The upside of grease is its resistance to extreme conditions; but nowadays, most people stick with gun oils for their average needs. Shooters who expect to be in harsher environments should treat their gun with grease, but for the most part, investing in a good brand of oil (Hoppe’s No. 9, M-Pro 7, or Ballistol) should be more than enough. Be aware that there are people out there who swear by certain techniques that may not be ideal for your specific gun. For example, I’ve been told dozens of times that “if it rotates, oil it; if it slides, grease it”. This is just a generic saying that could end up screwing you over. Don’t listen to blanket statements like that. Guns are way too complex now to be summed up by some clever mnemonic.

You gotta do the proper research for your specific gun- check out forums or speak to the manufacturer directly. Another piece of advice: be very careful when applying these liquids to your firearm, because they can end up damaging or even ruining your gun. At the end of the day, keeping your gun clean and lubricated is vital to its longevity and performance, but nevertheless always err on the side of caution.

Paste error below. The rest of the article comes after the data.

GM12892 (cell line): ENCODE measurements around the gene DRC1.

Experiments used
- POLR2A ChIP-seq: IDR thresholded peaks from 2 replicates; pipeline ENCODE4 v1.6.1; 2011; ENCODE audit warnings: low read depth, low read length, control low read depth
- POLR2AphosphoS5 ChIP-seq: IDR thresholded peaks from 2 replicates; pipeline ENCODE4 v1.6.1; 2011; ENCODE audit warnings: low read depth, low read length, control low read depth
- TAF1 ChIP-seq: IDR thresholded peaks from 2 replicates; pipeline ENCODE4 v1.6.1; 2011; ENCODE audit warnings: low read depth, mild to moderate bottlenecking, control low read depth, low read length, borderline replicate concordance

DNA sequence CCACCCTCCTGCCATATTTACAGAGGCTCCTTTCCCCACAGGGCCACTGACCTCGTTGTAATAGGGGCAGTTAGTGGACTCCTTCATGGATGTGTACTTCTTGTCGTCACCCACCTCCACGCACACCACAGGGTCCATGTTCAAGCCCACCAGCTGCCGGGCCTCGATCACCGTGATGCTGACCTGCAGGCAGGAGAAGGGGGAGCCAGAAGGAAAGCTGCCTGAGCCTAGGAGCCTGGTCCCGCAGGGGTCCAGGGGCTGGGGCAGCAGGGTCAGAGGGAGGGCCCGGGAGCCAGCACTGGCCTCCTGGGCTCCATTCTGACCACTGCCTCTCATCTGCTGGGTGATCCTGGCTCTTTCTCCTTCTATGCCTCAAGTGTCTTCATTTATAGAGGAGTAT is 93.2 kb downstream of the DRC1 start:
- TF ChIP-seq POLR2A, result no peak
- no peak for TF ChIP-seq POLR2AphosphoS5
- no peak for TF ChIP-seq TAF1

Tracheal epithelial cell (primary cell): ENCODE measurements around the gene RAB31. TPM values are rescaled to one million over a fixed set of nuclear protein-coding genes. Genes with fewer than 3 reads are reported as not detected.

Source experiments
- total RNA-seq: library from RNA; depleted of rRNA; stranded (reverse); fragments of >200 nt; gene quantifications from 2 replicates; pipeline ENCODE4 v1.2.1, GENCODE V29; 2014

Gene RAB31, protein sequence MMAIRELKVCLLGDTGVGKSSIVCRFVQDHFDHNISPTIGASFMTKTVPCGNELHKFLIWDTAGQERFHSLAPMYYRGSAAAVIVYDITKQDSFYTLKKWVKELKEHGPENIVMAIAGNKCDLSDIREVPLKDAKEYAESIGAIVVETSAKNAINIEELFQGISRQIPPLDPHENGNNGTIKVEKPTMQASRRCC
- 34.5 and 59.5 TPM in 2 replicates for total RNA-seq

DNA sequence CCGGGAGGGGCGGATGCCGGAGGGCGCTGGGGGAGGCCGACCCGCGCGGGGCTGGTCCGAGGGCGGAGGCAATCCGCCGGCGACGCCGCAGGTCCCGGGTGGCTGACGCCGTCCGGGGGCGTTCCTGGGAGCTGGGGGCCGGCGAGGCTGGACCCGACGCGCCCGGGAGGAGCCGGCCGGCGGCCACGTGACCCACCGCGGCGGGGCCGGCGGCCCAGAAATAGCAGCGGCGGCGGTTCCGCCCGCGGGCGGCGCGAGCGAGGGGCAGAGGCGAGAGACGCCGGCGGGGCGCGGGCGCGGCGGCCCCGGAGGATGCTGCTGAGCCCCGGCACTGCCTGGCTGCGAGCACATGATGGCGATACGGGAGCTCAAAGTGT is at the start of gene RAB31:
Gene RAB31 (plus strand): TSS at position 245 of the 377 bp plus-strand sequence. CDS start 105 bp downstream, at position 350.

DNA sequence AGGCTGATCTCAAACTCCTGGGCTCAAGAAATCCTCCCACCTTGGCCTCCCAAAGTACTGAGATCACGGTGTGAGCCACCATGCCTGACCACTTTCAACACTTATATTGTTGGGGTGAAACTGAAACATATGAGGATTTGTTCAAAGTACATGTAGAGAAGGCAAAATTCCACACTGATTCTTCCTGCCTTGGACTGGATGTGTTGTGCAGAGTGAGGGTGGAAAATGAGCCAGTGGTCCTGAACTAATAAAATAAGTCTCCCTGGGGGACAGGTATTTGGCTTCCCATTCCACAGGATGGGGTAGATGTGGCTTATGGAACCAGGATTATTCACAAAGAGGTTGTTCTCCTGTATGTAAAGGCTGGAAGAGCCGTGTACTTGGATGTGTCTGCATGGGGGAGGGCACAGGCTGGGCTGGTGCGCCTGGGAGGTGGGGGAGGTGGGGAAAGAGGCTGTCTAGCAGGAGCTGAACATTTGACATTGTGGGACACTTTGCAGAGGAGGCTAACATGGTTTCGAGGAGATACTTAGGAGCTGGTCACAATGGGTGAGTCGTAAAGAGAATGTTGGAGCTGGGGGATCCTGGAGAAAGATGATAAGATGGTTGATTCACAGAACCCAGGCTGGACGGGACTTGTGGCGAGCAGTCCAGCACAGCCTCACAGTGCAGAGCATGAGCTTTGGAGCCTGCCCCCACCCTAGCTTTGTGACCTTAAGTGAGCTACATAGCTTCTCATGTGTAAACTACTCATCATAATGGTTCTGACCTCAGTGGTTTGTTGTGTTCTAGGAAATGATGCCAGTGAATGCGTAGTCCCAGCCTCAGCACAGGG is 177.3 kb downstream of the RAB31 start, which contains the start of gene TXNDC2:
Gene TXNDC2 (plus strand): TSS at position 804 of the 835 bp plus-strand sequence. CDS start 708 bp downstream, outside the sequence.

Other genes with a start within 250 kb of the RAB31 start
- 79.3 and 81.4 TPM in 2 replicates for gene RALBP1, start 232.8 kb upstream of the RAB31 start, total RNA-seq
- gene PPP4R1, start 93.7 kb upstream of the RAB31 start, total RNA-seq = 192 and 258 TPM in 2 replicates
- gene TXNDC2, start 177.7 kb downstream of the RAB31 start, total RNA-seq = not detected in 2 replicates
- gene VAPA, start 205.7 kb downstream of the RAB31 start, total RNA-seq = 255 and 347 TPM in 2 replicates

Overview of Top Gun Oil and Lube

Now that we know a little bit about gun lubrication and cleaning, it’s time to look at which companies have the best products. Honestly, there are tons of great gun lubes and oils out there, but there are a few that stand out above the rest. For starters, I’d be suspicious of any gun cleaning article that doesn’t feature Ballistol. This originally German company has been making environmentally friendly lubricant for over 100 years, and is famous for its multi-purpose abilities.

Currently, Ballistol is Amazon’s number one selling product in the gun lubrication category, and understandably so. Nevertheless, there are some other really great cleaners on this list; Hoppe’s No. 9, FrogLube, and Slip2000 just to name a few. A good oil or lubricant ensures that your gun will shoot at peak performance even in extreme conditions be it the dusty prairies of Wyoming or the Alaskan tundra.

What is the Best Gun Oil?

Hoppe’s No. 9 Gun Oil

When I think of the most versatile and advanced gun oil on the market, Hoppe’s No. 9, is one of the first that come to mind. I’m not sure if it’s their distinctive orange bottle or if it’s my childhood memories of my dad using it to clean his .22 Beretta; either way Hoppe’s is a company you can trust. Hoppe’s No. 9 not only offers superior long-lasting lubrication, it also effectively reduces the wear and tear while simultaneously protecting against further moisture & corrosion damage. To make things even better, Hoppe’s is American-made and does wonders on other camping/survival equipment, like fishing rods and boots. Hoppe’s No. 9 is an advanced oil designed for advanced firearms. I highly recommend this top of the line product for all semi-autos and other camping materials.